The Saturday Evening Post History Minute: 4 Things You Didn’t Know About the Lincoln-Douglas Debates

The Lincoln-Douglas debates that took place 160 years ago were in many ways unprecedented. Here are a few things facts about them that might surprise you.

Post archivist Jeff Nilsson in the Illinois state capitol

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Here are 4 interesting facts you might not know about these nation-defining debates from 160 years ago.

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Comments

  1. Interesting history minute. I think many people don’t know that Senators were elected by the state legislature and not by popular vote for most of the 19th century. I wonder if these debates helped bring about the push for popular elections?

  2. Thank you for the fascinating, historical Lincoln-Douglas debate details. Informative and appreciated. There are three generations of state qualifying debaters in our family.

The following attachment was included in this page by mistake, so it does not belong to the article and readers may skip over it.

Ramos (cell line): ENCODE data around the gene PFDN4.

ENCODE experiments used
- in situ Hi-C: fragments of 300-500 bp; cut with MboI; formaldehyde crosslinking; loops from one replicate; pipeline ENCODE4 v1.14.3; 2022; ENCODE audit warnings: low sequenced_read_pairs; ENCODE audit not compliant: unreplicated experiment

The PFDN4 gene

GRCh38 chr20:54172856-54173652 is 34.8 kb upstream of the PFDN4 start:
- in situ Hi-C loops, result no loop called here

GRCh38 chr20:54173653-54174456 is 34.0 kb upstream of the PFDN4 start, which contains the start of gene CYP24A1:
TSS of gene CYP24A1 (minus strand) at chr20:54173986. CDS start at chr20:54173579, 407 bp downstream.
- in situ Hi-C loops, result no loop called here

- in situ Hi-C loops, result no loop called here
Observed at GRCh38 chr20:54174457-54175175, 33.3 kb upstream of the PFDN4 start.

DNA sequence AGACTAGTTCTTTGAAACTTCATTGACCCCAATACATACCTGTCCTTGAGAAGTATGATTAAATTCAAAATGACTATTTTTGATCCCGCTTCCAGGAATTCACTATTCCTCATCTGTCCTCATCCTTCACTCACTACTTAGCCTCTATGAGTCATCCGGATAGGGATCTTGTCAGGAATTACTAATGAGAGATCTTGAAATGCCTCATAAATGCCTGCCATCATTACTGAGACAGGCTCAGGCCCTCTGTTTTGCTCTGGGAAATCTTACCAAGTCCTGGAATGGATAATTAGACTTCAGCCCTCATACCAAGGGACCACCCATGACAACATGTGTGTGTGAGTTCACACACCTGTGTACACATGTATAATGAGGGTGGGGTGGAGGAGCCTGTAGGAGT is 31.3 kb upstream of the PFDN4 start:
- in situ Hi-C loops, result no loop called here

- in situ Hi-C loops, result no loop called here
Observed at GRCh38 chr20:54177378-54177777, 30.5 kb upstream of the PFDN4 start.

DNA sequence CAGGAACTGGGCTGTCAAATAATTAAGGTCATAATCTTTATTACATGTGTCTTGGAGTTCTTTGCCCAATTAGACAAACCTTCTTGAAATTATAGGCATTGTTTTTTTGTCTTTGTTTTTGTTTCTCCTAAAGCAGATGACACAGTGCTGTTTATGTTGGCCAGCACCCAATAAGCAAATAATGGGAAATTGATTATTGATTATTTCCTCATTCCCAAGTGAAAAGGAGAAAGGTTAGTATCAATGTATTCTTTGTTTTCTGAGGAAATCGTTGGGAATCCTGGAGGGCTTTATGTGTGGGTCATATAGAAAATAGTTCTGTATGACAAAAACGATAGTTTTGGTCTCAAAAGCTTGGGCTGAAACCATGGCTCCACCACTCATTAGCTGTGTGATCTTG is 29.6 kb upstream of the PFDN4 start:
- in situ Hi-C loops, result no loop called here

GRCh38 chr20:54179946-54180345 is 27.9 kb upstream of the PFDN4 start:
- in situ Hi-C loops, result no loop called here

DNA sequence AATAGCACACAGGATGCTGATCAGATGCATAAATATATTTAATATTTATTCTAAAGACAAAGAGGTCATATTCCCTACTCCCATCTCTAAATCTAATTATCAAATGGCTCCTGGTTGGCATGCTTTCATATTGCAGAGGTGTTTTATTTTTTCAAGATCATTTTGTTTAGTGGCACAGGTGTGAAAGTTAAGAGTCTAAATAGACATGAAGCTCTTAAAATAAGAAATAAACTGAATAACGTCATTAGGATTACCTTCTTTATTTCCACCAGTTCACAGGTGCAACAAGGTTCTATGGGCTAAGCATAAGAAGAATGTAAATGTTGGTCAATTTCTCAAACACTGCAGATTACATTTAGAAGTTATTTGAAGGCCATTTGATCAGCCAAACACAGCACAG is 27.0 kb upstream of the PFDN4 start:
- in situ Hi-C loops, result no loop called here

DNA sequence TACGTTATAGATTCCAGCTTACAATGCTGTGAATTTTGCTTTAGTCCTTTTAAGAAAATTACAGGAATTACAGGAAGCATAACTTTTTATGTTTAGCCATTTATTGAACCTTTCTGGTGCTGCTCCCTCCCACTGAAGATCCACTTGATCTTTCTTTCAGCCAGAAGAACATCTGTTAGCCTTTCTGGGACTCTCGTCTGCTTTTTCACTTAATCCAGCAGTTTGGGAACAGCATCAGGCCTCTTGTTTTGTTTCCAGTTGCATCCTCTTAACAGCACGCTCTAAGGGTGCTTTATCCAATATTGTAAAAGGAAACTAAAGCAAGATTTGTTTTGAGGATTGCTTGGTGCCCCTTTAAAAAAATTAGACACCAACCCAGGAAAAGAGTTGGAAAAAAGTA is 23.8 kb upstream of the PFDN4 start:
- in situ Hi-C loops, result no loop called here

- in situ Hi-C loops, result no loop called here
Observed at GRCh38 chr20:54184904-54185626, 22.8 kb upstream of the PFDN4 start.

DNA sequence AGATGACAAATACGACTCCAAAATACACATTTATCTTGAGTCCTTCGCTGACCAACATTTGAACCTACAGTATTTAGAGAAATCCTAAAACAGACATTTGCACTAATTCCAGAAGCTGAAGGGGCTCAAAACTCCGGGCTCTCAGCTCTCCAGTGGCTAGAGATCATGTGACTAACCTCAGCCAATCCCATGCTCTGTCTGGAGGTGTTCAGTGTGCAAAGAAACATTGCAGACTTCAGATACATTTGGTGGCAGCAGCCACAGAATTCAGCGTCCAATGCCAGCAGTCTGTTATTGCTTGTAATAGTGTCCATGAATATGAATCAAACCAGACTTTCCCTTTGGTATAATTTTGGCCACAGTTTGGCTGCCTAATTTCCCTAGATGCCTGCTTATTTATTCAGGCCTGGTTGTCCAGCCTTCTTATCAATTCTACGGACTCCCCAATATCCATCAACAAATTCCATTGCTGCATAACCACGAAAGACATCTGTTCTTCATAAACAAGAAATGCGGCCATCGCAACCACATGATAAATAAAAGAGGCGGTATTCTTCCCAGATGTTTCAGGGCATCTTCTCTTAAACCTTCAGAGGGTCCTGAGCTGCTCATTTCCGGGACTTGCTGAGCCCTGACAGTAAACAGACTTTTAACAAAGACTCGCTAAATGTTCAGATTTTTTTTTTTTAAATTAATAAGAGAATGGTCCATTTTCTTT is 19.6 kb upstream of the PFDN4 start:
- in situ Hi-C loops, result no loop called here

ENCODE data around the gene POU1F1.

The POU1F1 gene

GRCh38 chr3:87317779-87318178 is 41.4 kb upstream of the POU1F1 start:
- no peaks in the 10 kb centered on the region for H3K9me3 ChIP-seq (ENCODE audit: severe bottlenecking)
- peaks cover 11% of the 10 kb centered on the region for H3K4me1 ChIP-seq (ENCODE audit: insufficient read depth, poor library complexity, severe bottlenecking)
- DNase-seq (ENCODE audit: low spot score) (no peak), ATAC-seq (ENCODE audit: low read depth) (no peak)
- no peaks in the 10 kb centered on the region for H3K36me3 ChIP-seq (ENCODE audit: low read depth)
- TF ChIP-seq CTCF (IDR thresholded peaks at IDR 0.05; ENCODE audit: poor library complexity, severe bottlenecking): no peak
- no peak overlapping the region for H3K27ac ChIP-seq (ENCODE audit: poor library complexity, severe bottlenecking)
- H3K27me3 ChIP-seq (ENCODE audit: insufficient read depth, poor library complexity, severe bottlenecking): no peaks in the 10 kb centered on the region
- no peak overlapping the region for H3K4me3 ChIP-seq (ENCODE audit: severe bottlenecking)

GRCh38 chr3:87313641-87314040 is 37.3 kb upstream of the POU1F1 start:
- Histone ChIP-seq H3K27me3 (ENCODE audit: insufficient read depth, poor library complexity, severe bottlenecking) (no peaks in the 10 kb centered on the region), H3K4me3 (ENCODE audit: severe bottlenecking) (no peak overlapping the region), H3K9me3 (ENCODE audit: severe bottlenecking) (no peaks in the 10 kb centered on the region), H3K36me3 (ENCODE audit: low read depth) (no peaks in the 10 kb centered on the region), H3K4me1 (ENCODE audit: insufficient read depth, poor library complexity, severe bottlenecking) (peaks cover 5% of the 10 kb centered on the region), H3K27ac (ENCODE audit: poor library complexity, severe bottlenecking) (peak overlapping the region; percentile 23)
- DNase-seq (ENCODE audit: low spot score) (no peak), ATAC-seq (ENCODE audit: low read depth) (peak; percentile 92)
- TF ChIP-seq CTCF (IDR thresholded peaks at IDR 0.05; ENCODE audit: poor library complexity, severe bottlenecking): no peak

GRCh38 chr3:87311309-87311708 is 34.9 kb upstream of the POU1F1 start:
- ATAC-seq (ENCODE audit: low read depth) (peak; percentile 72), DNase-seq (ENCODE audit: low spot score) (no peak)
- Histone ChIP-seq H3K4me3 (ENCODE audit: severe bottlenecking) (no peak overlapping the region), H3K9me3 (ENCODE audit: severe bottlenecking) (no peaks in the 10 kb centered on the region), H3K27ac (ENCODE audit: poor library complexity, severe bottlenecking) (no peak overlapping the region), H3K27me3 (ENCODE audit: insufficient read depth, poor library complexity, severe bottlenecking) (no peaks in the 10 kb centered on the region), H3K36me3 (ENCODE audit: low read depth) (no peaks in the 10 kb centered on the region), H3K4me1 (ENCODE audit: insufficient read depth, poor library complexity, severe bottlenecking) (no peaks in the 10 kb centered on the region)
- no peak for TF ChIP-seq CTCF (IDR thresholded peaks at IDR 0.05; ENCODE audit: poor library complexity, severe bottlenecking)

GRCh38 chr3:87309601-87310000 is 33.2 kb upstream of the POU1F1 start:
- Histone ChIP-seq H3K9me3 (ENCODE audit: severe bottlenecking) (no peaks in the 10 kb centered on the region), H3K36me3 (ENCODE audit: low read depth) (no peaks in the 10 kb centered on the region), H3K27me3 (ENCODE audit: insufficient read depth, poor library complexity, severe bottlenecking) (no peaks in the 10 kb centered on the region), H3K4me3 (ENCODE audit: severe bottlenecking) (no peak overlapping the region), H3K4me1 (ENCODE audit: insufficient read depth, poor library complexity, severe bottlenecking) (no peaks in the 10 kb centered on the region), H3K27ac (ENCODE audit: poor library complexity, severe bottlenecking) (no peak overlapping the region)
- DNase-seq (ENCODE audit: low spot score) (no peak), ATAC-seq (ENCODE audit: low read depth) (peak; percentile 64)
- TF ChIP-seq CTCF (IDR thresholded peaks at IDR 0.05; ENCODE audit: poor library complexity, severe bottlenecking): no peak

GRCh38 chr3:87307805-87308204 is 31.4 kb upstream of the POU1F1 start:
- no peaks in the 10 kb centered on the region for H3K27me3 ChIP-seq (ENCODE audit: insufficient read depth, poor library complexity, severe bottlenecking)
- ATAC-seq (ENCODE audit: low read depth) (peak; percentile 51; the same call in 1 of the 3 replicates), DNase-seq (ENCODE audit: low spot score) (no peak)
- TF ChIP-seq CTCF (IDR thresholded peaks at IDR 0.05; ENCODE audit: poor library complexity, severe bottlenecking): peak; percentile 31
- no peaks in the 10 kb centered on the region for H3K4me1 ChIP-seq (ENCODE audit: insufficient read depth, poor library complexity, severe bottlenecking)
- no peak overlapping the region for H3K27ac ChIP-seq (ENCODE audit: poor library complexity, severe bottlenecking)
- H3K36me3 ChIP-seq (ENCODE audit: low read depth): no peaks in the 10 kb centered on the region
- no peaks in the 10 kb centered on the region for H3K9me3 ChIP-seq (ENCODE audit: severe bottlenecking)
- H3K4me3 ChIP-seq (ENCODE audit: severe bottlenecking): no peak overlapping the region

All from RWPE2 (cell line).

3. Well, these debates certainly set the tone for the 1860 election in regard to slavery which was the most crucial problem of the day that had to be be resolved one way or another, preferably sooner than later. It’s so horrible that a Civil War had to follow Lincoln’s election to end slavery, but at that time, under those circumstances, it was tragically unavoidable.

    I was also impressed at how quickly and efficiently the debates were recorded, and how (on the trains) they were being readied to go to press for the next morning’s newspapers. This was huge for the time. So was the telegraph, the telephone in the 1870’s, the beginnings of photography, improvements in paper and printing resolution, electricity and many other new factors that set the stage for the wildly accelerated changes throughout the coming 20th century.

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